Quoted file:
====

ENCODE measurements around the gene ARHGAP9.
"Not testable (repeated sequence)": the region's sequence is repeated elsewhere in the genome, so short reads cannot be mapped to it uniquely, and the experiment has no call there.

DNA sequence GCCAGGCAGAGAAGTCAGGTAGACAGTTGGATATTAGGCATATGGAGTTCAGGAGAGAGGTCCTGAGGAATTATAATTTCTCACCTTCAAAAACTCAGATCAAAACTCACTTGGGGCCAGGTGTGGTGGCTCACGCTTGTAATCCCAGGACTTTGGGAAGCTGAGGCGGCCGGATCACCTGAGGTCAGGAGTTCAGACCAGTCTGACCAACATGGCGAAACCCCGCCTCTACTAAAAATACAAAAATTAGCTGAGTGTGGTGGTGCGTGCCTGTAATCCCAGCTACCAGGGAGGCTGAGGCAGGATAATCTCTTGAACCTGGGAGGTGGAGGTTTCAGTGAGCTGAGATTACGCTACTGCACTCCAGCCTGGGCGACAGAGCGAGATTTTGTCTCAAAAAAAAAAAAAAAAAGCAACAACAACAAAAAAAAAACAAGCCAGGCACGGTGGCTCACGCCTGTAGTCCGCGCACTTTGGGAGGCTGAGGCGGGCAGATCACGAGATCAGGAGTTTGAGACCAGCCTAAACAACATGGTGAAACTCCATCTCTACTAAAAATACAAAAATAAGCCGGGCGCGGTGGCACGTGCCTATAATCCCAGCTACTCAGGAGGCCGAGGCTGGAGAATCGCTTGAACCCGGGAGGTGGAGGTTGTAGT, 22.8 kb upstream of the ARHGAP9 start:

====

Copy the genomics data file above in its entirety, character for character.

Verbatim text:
ENCODE measurements around the gene ARHGAP9.
"Not testable (repeated sequence)": the region's sequence is repeated elsewhere in the genome, so short reads cannot be mapped to it uniquely, and the experiment has no call there.

DNA sequence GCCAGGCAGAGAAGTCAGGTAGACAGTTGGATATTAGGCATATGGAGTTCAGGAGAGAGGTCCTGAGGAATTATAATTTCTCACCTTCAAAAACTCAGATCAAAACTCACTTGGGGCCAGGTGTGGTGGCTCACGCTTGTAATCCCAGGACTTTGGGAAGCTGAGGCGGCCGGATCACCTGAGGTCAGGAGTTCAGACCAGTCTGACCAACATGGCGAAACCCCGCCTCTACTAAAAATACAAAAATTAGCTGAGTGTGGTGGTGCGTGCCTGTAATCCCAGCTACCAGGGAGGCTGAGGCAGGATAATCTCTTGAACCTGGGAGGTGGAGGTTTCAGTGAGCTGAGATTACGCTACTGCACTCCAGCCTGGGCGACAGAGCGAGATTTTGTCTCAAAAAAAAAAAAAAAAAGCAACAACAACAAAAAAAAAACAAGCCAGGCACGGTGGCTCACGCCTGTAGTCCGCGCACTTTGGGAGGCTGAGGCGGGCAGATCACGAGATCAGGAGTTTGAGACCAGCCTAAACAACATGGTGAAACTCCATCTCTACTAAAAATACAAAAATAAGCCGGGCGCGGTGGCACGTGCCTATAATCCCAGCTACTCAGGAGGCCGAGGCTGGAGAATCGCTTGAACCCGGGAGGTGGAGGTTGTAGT, 22.8 kb upstream of the ARHGAP9 start: